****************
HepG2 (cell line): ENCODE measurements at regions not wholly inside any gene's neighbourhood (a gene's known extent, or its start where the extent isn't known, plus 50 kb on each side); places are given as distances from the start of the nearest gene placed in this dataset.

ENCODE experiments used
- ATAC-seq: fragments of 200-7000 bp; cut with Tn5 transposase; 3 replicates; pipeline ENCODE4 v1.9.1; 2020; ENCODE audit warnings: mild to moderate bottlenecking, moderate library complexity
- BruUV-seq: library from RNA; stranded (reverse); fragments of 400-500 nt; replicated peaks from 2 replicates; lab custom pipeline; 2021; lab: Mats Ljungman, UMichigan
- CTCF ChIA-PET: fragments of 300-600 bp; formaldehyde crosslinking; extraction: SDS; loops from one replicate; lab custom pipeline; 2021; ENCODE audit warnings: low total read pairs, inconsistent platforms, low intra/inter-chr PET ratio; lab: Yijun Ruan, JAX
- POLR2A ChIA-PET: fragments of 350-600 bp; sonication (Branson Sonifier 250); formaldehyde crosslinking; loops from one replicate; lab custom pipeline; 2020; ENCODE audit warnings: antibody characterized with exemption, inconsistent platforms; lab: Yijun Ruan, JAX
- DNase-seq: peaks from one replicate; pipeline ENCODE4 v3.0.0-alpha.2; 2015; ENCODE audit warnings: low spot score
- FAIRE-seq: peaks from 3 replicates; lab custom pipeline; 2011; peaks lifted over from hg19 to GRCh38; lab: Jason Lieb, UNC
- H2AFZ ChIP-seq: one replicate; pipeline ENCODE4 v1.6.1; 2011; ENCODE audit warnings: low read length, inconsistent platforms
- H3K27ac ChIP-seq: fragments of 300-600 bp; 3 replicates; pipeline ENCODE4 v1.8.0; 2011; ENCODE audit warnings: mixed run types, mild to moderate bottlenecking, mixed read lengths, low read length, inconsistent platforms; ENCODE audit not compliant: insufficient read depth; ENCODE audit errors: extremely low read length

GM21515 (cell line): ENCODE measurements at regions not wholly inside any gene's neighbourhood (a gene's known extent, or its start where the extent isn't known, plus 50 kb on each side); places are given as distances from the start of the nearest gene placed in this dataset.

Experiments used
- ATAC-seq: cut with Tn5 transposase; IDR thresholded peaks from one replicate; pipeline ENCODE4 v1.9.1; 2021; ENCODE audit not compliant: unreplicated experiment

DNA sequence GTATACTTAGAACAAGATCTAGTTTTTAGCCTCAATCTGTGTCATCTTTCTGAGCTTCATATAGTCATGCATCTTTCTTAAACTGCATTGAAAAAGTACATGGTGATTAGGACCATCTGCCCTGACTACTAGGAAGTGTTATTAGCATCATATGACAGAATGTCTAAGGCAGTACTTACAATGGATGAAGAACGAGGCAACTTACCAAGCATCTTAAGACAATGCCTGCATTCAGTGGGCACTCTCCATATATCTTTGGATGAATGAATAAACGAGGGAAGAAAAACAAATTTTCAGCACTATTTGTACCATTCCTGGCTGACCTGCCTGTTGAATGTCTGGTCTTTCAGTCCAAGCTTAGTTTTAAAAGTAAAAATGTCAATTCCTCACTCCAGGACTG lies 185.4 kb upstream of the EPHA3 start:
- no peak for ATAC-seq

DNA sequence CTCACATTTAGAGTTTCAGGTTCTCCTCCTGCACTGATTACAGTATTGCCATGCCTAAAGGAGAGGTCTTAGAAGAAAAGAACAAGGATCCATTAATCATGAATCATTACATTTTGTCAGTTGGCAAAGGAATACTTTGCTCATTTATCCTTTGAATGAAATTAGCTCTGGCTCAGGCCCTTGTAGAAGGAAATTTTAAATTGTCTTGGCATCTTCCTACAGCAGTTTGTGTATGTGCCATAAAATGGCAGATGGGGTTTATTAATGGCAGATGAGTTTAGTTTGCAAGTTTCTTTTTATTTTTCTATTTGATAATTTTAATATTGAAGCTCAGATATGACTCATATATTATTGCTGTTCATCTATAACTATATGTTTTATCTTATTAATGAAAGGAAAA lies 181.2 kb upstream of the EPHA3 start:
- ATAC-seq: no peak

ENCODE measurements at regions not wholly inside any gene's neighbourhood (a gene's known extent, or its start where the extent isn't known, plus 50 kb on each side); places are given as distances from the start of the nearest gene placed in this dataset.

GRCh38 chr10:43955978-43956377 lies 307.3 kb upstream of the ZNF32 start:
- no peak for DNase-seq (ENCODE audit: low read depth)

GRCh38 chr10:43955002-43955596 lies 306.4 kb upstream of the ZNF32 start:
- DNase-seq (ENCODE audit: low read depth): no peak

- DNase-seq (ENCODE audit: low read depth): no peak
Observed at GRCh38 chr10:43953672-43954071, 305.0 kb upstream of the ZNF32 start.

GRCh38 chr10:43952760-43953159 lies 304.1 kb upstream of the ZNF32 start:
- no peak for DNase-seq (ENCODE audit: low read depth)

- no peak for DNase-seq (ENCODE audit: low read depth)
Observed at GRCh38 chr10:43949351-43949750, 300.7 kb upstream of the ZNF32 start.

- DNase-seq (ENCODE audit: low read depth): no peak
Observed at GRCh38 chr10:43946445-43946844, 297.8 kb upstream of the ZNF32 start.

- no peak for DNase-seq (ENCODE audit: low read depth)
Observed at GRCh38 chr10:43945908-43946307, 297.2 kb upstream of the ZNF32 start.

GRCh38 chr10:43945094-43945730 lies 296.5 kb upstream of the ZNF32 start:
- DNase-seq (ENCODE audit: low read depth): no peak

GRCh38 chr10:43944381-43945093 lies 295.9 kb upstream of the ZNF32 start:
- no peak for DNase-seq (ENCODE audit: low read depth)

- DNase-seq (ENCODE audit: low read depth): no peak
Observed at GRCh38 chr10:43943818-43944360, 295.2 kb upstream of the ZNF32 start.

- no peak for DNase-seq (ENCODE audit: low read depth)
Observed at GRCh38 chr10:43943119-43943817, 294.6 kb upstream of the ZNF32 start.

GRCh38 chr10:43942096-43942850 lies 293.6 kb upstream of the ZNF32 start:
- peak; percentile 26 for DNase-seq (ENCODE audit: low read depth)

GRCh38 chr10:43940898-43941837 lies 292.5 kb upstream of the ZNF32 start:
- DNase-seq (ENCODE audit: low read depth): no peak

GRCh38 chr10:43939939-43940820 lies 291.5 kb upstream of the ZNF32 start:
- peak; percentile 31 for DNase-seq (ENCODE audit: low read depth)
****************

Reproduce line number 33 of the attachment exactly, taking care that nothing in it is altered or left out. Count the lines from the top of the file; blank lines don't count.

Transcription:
GRCh38 chr10:43945094-43945730 lies 296.5 kb upstream of the ZNF32 start: